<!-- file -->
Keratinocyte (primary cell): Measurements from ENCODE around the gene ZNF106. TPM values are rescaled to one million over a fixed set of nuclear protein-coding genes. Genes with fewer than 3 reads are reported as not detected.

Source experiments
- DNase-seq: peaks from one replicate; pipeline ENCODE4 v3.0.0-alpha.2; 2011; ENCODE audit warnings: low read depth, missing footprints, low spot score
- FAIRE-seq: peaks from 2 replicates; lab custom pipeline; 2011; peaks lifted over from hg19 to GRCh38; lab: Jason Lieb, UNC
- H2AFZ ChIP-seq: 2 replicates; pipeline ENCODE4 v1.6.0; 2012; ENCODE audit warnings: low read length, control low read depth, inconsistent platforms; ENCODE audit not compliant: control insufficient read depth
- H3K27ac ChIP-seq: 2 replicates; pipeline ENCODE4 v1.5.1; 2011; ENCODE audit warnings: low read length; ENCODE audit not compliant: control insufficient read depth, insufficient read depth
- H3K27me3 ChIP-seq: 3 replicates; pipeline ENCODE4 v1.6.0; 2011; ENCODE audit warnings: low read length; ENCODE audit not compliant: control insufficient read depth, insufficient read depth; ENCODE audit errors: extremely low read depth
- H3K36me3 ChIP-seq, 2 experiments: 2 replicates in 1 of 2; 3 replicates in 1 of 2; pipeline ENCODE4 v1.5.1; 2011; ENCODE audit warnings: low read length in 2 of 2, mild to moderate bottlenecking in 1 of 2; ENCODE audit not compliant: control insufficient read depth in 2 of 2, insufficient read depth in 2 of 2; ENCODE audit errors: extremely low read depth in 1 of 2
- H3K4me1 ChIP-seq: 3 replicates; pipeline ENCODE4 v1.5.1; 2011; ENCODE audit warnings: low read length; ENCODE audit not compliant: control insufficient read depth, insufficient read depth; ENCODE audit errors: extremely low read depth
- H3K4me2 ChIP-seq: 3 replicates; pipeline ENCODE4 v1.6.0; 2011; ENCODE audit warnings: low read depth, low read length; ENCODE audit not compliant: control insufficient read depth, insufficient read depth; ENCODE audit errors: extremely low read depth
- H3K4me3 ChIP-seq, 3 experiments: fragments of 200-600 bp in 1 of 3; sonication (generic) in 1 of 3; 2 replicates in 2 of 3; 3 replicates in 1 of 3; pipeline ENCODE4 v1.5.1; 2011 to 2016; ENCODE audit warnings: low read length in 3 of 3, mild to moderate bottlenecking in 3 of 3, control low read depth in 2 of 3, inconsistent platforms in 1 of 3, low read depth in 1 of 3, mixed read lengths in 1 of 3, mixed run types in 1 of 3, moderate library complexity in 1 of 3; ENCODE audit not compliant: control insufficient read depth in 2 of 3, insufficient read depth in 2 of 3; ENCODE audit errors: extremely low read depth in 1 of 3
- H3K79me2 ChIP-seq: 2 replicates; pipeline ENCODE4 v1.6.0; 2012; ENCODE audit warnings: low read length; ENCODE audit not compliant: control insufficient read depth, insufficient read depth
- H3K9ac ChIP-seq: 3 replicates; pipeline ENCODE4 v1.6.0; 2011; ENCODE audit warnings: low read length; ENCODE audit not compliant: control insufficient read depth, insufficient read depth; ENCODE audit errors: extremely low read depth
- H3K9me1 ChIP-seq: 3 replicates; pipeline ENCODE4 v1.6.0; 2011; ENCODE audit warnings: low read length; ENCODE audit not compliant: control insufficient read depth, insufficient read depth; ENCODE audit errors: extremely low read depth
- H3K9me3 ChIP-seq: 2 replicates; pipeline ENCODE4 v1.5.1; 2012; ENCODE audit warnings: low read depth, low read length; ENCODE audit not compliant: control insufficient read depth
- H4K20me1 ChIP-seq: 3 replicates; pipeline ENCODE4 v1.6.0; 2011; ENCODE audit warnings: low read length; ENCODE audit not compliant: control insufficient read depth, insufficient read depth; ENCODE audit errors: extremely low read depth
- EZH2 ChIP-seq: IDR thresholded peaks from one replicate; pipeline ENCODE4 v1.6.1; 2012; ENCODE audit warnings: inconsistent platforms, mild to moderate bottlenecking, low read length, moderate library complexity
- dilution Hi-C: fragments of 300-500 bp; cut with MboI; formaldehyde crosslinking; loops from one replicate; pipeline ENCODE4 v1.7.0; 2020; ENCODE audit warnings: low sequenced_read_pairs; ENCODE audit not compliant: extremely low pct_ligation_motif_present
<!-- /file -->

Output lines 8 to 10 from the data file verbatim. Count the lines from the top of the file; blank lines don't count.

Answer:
- H3K36me3 ChIP-seq, 2 experiments: 2 replicates in 1 of 2; 3 replicates in 1 of 2; pipeline ENCODE4 v1.5.1; 2011; ENCODE audit warnings: low read length in 2 of 2, mild to moderate bottlenecking in 1 of 2; ENCODE audit not compliant: control insufficient read depth in 2 of 2, insufficient read depth in 2 of 2; ENCODE audit errors: extremely low read depth in 1 of 2
- H3K4me1 ChIP-seq: 3 replicates; pipeline ENCODE4 v1.5.1; 2011; ENCODE audit warnings: low read length; ENCODE audit not compliant: control insufficient read depth, insufficient read depth; ENCODE audit errors: extremely low read depth
- H3K4me2 ChIP-seq: 3 replicates; pipeline ENCODE4 v1.6.0; 2011; ENCODE audit warnings: low read depth, low read length; ENCODE audit not compliant: control insufficient read depth, insufficient read depth; ENCODE audit errors: extremely low read depth